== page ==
Christmas Party Disasters and How To Avoid Them

Posted on 8th November 2016

I started my working life in 1976. Yes that is a long time ago, and it was a very different time in many ways… clothes, music, and of course attitudes when it came down to what was or was not acceptable at the Christmas Party.

I managed to experience the pitfalls of the Christmas party early on, when as a very naïve 17 year old, I attended the party held in the office and after a few drinks, I was lucky enough to steal a long kiss from one of the young women who also worked in the office. Unfortunately, someone with a good quality camera manged to capture this moment and when developed, placed these photos around the site causing embarrassment to myself and the woman involved. A lesson learnt as they say.

At a different work place, a large well known manufacturing company, it was the tradition over many years for the works employees to have a large party, normally in one of the nightclubs in town. Perhaps inevitably, this often ended up in a mass brawl spilling onto the streets with bumps, bruises, arrests etc. In one case, one guy decided it would be a good idea to sleep in his van as he had driven there. Trouble was he decided to drive home instead and thankfully only got prosecuted for drunk driving and didn’t hurt anyone else. The parties were stopped.

At a mail order company I worked at, the tradition was to give all employees a frozen chicken for Christmas (us managers got turkeys because that’s how we rolled then), on the last day of work. The trouble was that many of the staff, rather than taking them home would leave work with the frozen chicken and head into town and the pubs. We started to get complaints from landlords and the police as the chickens were often left in the pubs to defrost, or were used as weapons in fights in the town. A frozen chicken can be quite a weapon believe me. In HR we managed to persuade the business to stop the practice and replace the chickens with shopping vouchers (we still got our turkeys though).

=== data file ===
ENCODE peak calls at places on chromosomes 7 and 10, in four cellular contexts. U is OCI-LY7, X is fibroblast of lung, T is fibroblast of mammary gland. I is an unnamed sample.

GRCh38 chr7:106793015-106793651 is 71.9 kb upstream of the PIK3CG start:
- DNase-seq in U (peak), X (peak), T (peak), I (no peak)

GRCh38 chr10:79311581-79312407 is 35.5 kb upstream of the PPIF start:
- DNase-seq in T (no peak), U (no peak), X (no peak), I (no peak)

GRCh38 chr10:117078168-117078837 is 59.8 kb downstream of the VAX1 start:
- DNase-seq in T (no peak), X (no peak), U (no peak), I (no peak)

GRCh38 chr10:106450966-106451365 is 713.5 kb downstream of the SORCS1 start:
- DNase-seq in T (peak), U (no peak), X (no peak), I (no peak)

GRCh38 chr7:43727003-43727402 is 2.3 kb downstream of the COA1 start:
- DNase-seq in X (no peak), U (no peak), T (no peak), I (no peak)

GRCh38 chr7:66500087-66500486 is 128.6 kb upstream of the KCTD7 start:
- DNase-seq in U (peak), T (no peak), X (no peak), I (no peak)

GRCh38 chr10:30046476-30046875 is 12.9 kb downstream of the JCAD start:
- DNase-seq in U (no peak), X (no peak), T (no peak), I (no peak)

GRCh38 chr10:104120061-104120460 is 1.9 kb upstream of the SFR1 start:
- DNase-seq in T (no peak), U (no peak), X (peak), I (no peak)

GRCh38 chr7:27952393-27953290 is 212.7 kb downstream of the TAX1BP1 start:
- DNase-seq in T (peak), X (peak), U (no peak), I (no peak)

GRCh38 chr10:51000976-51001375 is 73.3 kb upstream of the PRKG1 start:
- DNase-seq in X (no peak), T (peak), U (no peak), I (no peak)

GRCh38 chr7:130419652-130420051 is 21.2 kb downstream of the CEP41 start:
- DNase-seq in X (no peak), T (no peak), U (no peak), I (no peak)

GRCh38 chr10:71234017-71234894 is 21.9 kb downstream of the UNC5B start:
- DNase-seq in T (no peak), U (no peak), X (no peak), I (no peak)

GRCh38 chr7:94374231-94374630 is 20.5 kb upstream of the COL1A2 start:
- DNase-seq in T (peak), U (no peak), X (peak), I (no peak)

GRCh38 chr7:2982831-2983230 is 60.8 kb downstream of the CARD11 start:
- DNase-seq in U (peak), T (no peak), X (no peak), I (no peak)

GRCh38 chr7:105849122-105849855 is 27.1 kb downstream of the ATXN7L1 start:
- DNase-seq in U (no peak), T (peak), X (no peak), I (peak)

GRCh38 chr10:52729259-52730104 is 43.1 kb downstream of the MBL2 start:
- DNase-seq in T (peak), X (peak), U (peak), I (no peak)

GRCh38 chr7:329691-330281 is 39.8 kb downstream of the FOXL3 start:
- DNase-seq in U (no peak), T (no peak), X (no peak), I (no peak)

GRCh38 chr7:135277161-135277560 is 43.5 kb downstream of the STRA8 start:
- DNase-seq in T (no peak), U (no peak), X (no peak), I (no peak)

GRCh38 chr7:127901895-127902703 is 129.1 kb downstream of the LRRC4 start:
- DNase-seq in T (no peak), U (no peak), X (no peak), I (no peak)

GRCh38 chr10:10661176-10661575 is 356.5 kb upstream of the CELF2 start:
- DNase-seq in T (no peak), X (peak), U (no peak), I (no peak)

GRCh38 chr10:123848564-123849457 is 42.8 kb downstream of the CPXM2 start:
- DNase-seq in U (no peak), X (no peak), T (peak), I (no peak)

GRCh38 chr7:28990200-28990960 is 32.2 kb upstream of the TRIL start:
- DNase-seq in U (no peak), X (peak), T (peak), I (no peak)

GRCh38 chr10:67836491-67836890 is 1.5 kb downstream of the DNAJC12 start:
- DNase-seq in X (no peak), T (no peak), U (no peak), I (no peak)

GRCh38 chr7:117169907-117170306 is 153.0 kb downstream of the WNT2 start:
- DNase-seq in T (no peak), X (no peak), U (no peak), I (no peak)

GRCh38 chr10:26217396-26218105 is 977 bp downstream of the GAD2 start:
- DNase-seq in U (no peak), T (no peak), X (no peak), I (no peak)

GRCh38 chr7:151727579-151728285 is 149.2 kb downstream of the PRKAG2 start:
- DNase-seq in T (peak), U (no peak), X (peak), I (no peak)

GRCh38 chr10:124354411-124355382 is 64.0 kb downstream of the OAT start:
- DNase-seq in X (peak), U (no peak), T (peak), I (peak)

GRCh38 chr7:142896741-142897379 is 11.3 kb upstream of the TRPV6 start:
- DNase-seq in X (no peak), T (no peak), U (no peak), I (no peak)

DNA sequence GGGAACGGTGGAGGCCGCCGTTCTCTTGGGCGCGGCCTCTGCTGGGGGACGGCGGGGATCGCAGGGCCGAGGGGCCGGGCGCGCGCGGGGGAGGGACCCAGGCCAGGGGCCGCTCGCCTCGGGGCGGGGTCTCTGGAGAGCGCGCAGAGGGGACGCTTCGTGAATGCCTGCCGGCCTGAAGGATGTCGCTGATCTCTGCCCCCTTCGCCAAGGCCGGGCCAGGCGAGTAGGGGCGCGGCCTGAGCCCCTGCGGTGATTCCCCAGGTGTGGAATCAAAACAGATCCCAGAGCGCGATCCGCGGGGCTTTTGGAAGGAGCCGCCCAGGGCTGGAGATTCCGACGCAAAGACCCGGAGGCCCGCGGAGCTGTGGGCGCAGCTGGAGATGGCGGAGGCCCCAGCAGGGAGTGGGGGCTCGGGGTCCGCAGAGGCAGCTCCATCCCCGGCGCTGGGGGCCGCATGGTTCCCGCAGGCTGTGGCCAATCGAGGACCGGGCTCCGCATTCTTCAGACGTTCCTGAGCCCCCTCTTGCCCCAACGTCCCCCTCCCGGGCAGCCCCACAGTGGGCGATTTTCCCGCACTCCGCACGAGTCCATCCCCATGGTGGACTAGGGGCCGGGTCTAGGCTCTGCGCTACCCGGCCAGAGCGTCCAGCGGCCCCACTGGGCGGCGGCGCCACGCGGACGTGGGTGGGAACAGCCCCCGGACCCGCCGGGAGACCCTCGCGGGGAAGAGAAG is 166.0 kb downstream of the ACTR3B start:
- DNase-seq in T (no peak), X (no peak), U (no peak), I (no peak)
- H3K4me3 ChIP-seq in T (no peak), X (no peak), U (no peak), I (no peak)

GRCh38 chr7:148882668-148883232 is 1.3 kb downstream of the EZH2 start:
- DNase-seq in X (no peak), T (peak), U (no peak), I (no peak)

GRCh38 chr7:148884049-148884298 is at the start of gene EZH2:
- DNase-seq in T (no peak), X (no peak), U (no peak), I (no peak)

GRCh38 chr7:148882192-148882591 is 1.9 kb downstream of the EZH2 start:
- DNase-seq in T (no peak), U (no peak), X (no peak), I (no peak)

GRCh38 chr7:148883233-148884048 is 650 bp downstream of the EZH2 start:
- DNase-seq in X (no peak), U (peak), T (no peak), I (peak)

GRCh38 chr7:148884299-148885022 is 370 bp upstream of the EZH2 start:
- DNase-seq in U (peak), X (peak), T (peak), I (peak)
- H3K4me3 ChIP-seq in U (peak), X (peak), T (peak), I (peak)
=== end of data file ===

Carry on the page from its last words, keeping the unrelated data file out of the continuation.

Over the years I have dealt with complaints of inappropriate behaviour; marriage breakups because of what has happened at the party; and employees telling their boss exactly what they thought of them and what they could do with their job, only to recant at leisure later. Christmas can be a great time for all if handled properly and HR can have a role in that, without being seen as a kill joy. So what can be done?

Set out your expectations – Remember that the Christmas Party is an extension of the workplace and although people are more relaxed and there may be some alcohol around, that doesn’t excuse poor behaviour, and it doesn’t limit your liability if someone decides to go to an Employment Tribunal because of that poor behaviour. That doesn’t mean to say that you issue a 20 page document with a list of what not to do that everyone signs up to. I’m not a huge believer in such things; but setting out your expectations in a clear and considerate way is important, by briefing, or email or whatever you feel is most appropriate.

Watch the alcohol – Most issues at Christmas parties stem from alcohol. If you are providing any, limit it to a certain amount then people have to buy their own. Have someone or more than one person, who isn’t drinking who can intervene with a quiet word if things look like they are getting out of hand. Think about how people are getting home, can you provide transport or taxis?

Be careful about mistletoe abuse – Mistletoe can be a lovely thing in the right place and work may not be it. Again, being upfront about what is acceptable and what is not is key. If inappropriate behaviour is seen or reported, act quickly at the time and deal with it later.

Switch the photocopier off! – I know it’s a cliché, but I have seen the images a photocopier can produce of various body parts and believe me, they are not pretty. Not only that, they can be used to bully, intimidate, humiliate and embarrass people which is not good.

Remember, not everybody likes to party – If someone chooses not to join in all the general merriment, it is their right to do so. They are not weird or strange, and should not have the micky taken out of them; they might be shy, not like parties, or have health, religious or other grounds for not drinking – please respect them and encourage everyone to do so.

If there is a problem – Deal with it at the appropriate time as soon as you can, as you would any other incident of a similar nature that happens outside of the Christmas period. Just because it happens at Christmas is not an excuse not to do anything.

Finally – Above all else do not give away frozen chickens.

If you find yourself mopping up (literally or figuratively) after a Christmas party disaster, and you need some HR advice on how to handle any problems, then give us a call – 01536 215240.

Best wishes,



Emma Wynne Character
Written by:
Emma Wynne
Managing Director